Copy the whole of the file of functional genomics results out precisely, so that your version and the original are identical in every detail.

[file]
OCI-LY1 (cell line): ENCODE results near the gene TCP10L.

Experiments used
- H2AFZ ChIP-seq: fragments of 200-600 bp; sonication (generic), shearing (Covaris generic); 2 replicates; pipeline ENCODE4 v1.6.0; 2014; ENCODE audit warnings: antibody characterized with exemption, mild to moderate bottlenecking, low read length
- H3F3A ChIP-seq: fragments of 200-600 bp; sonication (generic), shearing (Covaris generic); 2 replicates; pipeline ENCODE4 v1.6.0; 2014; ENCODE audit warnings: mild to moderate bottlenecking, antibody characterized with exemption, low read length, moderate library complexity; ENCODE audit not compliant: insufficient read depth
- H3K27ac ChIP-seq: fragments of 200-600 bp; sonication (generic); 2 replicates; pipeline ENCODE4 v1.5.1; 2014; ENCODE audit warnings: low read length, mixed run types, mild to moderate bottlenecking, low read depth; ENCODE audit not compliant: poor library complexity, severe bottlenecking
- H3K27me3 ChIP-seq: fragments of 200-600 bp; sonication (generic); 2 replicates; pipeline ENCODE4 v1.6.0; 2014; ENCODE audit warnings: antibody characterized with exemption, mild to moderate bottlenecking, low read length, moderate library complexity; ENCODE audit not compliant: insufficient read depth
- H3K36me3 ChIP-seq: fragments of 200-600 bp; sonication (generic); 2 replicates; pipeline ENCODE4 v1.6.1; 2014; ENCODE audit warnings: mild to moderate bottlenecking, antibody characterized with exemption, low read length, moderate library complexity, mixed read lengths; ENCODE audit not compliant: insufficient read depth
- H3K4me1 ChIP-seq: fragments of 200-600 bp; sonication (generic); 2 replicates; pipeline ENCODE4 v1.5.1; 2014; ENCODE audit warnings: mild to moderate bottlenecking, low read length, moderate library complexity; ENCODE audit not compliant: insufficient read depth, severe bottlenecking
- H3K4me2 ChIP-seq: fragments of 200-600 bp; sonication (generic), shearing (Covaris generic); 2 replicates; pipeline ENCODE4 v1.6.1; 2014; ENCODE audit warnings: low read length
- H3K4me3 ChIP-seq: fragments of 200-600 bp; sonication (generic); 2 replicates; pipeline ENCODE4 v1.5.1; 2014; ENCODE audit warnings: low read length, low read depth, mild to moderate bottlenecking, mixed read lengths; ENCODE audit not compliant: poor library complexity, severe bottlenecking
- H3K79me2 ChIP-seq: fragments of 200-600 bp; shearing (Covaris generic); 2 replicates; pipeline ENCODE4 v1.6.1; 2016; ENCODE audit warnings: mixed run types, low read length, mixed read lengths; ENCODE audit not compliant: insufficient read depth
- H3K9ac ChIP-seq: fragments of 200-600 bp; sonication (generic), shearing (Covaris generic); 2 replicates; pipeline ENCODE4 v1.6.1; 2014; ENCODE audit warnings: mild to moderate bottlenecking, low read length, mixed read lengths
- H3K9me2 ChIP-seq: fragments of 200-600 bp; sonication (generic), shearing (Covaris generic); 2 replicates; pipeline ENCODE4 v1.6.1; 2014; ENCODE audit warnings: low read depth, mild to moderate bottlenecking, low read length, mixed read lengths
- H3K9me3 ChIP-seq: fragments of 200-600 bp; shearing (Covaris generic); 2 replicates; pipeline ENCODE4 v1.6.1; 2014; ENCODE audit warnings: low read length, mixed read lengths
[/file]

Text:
OCI-LY1 (cell line): ENCODE results near the gene TCP10L.

Experiments used
- H2AFZ ChIP-seq: fragments of 200-600 bp; sonication (generic), shearing (Covaris generic); 2 replicates; pipeline ENCODE4 v1.6.0; 2014; ENCODE audit warnings: antibody characterized with exemption, mild to moderate bottlenecking, low read length
- H3F3A ChIP-seq: fragments of 200-600 bp; sonication (generic), shearing (Covaris generic); 2 replicates; pipeline ENCODE4 v1.6.0; 2014; ENCODE audit warnings: mild to moderate bottlenecking, antibody characterized with exemption, low read length, moderate library complexity; ENCODE audit not compliant: insufficient read depth
- H3K27ac ChIP-seq: fragments of 200-600 bp; sonication (generic); 2 replicates; pipeline ENCODE4 v1.5.1; 2014; ENCODE audit warnings: low read length, mixed run types, mild to moderate bottlenecking, low read depth; ENCODE audit not compliant: poor library complexity, severe bottlenecking
- H3K27me3 ChIP-seq: fragments of 200-600 bp; sonication (generic); 2 replicates; pipeline ENCODE4 v1.6.0; 2014; ENCODE audit warnings: antibody characterized with exemption, mild to moderate bottlenecking, low read length, moderate library complexity; ENCODE audit not compliant: insufficient read depth
- H3K36me3 ChIP-seq: fragments of 200-600 bp; sonication (generic); 2 replicates; pipeline ENCODE4 v1.6.1; 2014; ENCODE audit warnings: mild to moderate bottlenecking, antibody characterized with exemption, low read length, moderate library complexity, mixed read lengths; ENCODE audit not compliant: insufficient read depth
- H3K4me1 ChIP-seq: fragments of 200-600 bp; sonication (generic); 2 replicates; pipeline ENCODE4 v1.5.1; 2014; ENCODE audit warnings: mild to moderate bottlenecking, low read length, moderate library complexity; ENCODE audit not compliant: insufficient read depth, severe bottlenecking
- H3K4me2 ChIP-seq: fragments of 200-600 bp; sonication (generic), shearing (Covaris generic); 2 replicates; pipeline ENCODE4 v1.6.1; 2014; ENCODE audit warnings: low read length
- H3K4me3 ChIP-seq: fragments of 200-600 bp; sonication (generic); 2 replicates; pipeline ENCODE4 v1.5.1; 2014; ENCODE audit warnings: low read length, low read depth, mild to moderate bottlenecking, mixed read lengths; ENCODE audit not compliant: poor library complexity, severe bottlenecking
- H3K79me2 ChIP-seq: fragments of 200-600 bp; shearing (Covaris generic); 2 replicates; pipeline ENCODE4 v1.6.1; 2016; ENCODE audit warnings: mixed run types, low read length, mixed read lengths; ENCODE audit not compliant: insufficient read depth
- H3K9ac ChIP-seq: fragments of 200-600 bp; sonication (generic), shearing (Covaris generic); 2 replicates; pipeline ENCODE4 v1.6.1; 2014; ENCODE audit warnings: mild to moderate bottlenecking, low read length, mixed read lengths
- H3K9me2 ChIP-seq: fragments of 200-600 bp; sonication (generic), shearing (Covaris generic); 2 replicates; pipeline ENCODE4 v1.6.1; 2014; ENCODE audit warnings: low read depth, mild to moderate bottlenecking, low read length, mixed read lengths
- H3K9me3 ChIP-seq: fragments of 200-600 bp; shearing (Covaris generic); 2 replicates; pipeline ENCODE4 v1.6.1; 2014; ENCODE audit warnings: low read length, mixed read lengths